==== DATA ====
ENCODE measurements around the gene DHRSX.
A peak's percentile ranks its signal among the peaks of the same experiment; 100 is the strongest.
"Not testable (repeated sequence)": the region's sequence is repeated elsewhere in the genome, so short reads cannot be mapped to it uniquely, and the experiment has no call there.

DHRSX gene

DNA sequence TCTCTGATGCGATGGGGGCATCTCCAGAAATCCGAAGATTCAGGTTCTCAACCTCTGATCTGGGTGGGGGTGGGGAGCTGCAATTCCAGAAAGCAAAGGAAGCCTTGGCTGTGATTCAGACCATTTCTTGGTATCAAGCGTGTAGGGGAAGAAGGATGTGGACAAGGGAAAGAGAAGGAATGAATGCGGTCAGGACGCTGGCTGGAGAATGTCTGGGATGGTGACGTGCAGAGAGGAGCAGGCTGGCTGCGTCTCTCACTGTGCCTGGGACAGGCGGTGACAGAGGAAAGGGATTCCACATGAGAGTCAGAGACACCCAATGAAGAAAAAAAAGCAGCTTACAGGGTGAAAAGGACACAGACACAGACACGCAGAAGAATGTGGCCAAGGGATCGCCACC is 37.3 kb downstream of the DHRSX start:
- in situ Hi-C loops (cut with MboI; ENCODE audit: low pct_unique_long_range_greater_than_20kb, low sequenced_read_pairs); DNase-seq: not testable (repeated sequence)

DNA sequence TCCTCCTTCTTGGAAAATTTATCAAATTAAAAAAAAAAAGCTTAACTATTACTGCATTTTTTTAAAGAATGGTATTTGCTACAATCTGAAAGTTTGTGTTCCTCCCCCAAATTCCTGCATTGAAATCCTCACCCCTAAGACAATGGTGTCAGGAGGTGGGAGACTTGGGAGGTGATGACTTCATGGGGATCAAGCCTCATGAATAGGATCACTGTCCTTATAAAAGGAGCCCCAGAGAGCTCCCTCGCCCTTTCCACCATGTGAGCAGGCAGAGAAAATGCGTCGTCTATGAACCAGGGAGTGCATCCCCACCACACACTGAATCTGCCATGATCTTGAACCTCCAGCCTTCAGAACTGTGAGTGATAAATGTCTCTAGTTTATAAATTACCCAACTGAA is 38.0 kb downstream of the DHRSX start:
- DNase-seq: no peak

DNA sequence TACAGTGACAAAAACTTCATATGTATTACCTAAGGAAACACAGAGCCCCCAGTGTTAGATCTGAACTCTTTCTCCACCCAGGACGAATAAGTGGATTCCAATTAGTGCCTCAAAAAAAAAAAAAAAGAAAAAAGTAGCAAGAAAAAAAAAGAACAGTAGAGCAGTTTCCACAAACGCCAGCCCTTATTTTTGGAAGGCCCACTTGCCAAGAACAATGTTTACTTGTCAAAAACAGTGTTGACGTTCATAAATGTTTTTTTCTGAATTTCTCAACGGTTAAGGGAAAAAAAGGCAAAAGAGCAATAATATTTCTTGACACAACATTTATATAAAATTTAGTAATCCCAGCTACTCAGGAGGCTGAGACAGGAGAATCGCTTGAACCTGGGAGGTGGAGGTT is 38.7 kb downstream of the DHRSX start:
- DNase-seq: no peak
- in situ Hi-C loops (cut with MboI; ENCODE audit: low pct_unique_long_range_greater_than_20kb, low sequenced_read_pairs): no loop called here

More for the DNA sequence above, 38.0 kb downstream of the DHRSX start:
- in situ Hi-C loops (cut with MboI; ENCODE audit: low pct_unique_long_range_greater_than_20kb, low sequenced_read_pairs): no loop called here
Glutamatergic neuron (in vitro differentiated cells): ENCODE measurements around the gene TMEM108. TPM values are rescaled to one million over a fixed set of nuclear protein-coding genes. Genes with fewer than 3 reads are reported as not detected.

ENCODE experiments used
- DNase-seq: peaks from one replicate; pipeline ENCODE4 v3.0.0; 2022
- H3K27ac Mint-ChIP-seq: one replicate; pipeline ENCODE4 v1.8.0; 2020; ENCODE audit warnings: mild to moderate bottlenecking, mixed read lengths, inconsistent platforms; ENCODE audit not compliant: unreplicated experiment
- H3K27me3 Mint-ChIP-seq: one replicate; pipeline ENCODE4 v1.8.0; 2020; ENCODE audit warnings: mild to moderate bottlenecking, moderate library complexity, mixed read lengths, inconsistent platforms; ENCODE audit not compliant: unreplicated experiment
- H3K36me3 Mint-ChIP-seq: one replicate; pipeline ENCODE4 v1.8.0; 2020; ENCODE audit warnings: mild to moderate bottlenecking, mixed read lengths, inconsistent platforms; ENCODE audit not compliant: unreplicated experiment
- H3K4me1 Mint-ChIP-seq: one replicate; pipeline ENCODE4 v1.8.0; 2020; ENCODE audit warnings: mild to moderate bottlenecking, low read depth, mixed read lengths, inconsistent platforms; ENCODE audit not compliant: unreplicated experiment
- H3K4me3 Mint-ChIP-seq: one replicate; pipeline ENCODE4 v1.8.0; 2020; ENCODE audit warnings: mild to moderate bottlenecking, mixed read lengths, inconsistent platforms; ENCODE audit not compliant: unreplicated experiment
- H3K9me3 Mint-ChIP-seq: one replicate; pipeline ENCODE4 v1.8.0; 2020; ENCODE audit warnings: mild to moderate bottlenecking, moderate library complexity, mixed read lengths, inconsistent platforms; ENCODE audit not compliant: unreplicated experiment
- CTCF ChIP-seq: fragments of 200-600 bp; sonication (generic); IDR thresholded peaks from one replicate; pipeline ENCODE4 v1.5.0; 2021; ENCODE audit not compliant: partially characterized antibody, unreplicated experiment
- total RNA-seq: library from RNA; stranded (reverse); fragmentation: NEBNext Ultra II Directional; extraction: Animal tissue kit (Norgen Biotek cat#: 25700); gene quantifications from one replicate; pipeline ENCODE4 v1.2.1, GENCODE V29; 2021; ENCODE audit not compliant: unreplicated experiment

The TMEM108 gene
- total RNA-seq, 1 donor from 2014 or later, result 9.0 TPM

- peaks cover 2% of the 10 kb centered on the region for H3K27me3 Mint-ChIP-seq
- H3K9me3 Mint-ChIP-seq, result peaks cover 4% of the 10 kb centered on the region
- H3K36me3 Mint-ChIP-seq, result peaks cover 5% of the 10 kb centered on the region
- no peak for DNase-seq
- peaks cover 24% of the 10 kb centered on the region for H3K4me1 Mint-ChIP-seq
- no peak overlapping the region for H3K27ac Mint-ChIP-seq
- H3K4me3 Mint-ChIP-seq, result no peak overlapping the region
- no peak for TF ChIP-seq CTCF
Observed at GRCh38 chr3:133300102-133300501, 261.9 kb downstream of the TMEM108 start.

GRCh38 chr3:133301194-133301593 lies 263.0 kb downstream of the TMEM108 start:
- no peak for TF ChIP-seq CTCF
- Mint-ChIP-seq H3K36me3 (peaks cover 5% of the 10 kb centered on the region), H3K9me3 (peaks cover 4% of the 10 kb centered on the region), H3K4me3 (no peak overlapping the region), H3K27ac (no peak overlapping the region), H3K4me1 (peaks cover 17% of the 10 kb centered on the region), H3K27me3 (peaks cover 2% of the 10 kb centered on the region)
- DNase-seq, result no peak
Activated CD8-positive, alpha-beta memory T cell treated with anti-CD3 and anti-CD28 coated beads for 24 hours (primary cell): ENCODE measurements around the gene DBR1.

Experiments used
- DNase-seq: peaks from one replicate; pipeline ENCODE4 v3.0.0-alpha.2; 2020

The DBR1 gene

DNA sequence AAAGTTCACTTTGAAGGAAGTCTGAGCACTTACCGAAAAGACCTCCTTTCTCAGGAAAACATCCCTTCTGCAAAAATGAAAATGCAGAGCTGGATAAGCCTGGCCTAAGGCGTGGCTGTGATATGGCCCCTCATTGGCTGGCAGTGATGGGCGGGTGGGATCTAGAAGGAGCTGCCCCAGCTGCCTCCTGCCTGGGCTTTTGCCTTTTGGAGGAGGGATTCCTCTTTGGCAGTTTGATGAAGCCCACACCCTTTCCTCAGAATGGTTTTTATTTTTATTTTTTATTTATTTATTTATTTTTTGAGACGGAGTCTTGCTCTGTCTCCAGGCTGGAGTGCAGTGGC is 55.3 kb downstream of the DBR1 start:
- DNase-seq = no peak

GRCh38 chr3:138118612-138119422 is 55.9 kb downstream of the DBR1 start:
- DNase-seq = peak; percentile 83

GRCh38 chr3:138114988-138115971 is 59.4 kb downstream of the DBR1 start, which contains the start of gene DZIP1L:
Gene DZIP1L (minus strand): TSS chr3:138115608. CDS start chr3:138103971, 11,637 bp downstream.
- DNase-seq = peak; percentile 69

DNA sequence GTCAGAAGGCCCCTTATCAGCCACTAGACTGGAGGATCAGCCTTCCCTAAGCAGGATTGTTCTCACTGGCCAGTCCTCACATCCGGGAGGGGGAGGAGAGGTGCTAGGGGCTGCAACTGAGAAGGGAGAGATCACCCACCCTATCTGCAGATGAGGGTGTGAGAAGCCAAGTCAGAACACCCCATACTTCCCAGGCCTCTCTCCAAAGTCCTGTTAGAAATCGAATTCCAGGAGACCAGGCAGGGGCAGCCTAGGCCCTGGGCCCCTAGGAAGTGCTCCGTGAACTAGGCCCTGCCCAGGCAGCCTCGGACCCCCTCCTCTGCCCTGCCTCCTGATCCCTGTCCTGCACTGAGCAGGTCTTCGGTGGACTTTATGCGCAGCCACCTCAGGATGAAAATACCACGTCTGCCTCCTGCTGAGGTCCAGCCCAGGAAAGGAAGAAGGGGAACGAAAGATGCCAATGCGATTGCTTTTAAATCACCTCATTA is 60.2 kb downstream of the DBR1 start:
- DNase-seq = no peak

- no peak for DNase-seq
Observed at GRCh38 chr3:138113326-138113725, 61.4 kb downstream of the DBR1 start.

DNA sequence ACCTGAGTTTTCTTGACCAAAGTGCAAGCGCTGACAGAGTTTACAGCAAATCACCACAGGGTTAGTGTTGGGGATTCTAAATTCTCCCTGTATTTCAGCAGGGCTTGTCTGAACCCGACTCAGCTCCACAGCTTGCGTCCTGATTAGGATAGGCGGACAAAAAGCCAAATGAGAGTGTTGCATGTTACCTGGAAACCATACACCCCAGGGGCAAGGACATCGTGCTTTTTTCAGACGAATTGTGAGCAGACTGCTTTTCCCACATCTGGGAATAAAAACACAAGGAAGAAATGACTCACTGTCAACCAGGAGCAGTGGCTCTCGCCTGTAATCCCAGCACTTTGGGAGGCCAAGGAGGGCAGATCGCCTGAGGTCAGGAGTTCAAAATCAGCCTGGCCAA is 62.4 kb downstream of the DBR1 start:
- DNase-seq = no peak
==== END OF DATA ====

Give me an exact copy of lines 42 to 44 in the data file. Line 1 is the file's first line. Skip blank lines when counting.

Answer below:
- DNase-seq: peaks from one replicate; pipeline ENCODE4 v3.0.0-alpha.2; 2020

The DBR1 gene

DNA sequence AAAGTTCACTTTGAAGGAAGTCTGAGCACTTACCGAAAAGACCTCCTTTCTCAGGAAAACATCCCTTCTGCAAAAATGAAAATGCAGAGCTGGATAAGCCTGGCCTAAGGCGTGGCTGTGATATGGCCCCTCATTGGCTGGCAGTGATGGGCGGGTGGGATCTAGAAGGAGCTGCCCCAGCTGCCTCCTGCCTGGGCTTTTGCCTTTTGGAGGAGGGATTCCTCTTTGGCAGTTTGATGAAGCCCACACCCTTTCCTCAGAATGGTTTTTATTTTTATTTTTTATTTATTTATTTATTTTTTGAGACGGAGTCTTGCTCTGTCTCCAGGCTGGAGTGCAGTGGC is 55.3 kb downstream of the DBR1 start: